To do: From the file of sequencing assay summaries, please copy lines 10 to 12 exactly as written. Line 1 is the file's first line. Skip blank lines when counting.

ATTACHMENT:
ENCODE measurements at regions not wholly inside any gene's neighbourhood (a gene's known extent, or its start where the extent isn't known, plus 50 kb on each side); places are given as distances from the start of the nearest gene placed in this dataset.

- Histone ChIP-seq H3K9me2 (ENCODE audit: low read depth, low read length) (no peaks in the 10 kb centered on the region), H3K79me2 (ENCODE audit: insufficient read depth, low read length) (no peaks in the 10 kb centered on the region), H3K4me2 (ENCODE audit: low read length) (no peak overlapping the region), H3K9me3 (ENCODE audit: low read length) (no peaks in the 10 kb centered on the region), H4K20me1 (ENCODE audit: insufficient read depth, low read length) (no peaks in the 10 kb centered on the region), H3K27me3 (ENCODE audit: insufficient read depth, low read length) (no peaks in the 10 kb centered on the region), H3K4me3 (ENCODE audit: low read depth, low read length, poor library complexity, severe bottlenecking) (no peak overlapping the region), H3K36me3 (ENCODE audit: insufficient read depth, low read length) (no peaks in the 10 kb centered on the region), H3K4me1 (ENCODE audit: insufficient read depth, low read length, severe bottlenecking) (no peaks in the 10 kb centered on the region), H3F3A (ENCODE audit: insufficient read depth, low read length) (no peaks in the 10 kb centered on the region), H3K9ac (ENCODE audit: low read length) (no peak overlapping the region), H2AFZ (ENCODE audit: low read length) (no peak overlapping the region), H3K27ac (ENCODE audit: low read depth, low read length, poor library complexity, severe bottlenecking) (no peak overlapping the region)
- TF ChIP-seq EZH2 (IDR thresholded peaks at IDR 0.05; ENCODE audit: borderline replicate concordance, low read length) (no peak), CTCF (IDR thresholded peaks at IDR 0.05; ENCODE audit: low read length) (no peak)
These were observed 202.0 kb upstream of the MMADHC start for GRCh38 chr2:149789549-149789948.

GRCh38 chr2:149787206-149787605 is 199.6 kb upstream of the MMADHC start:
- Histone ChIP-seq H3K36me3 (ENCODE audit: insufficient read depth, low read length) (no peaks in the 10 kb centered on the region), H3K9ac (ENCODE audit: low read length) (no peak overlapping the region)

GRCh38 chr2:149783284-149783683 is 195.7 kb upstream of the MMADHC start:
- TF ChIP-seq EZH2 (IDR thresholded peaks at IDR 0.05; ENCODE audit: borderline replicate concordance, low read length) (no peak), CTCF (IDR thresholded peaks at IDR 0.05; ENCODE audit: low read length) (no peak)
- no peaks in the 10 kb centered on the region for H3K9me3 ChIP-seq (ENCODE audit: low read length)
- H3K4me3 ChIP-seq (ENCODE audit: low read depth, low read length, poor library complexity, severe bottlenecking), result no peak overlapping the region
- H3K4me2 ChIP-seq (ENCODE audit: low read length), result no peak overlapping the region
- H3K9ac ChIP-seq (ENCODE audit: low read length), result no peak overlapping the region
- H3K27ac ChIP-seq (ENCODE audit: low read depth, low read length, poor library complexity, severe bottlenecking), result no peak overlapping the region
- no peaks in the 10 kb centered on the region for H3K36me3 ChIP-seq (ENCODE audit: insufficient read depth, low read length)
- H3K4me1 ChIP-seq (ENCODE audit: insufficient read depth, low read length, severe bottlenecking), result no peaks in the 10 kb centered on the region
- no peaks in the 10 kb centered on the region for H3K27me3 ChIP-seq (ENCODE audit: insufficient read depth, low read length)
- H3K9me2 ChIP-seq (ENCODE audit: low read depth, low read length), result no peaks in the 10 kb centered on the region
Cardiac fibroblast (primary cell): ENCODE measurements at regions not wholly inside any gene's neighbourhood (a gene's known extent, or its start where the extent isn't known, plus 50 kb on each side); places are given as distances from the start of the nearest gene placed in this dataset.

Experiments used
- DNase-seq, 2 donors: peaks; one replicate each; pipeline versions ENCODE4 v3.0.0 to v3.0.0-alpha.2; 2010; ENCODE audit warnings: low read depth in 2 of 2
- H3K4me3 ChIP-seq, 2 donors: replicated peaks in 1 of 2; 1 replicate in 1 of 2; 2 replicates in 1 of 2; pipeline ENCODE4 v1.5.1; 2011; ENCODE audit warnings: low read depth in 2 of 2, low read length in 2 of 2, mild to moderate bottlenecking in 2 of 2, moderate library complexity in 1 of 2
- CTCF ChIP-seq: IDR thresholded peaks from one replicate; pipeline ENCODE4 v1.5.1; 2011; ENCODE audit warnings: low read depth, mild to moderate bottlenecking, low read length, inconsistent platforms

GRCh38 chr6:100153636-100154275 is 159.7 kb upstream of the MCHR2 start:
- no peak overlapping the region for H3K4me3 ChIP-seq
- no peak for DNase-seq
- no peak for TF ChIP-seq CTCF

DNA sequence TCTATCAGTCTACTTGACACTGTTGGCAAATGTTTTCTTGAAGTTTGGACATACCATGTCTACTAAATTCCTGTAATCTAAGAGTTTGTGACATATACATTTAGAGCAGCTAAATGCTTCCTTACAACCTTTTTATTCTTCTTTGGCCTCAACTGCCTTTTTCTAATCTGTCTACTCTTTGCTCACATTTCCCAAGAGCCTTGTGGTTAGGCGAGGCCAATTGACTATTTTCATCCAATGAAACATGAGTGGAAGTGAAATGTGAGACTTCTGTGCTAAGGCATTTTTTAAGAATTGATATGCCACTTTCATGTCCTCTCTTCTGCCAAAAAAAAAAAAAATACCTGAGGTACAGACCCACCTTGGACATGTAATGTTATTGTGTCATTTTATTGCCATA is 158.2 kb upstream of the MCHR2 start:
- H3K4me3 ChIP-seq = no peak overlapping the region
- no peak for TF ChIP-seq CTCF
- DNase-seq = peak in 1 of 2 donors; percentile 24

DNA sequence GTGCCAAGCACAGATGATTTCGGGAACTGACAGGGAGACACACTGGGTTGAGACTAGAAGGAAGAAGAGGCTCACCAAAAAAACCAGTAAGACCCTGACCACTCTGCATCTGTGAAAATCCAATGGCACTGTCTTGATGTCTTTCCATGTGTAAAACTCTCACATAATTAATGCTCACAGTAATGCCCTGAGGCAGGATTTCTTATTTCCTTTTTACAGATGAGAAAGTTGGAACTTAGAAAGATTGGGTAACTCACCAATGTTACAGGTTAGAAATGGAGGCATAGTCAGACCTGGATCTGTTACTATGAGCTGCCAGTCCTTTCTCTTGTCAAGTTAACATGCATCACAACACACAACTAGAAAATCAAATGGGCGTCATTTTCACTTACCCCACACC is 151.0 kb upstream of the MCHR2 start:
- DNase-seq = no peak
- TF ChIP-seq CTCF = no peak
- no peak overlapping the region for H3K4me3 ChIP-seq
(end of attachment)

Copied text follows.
- H3K4me3 ChIP-seq (ENCODE audit: low read depth, low read length, poor library complexity, severe bottlenecking), result no peak overlapping the region
- H3K4me2 ChIP-seq (ENCODE audit: low read length), result no peak overlapping the region
- H3K9ac ChIP-seq (ENCODE audit: low read length), result no peak overlapping the region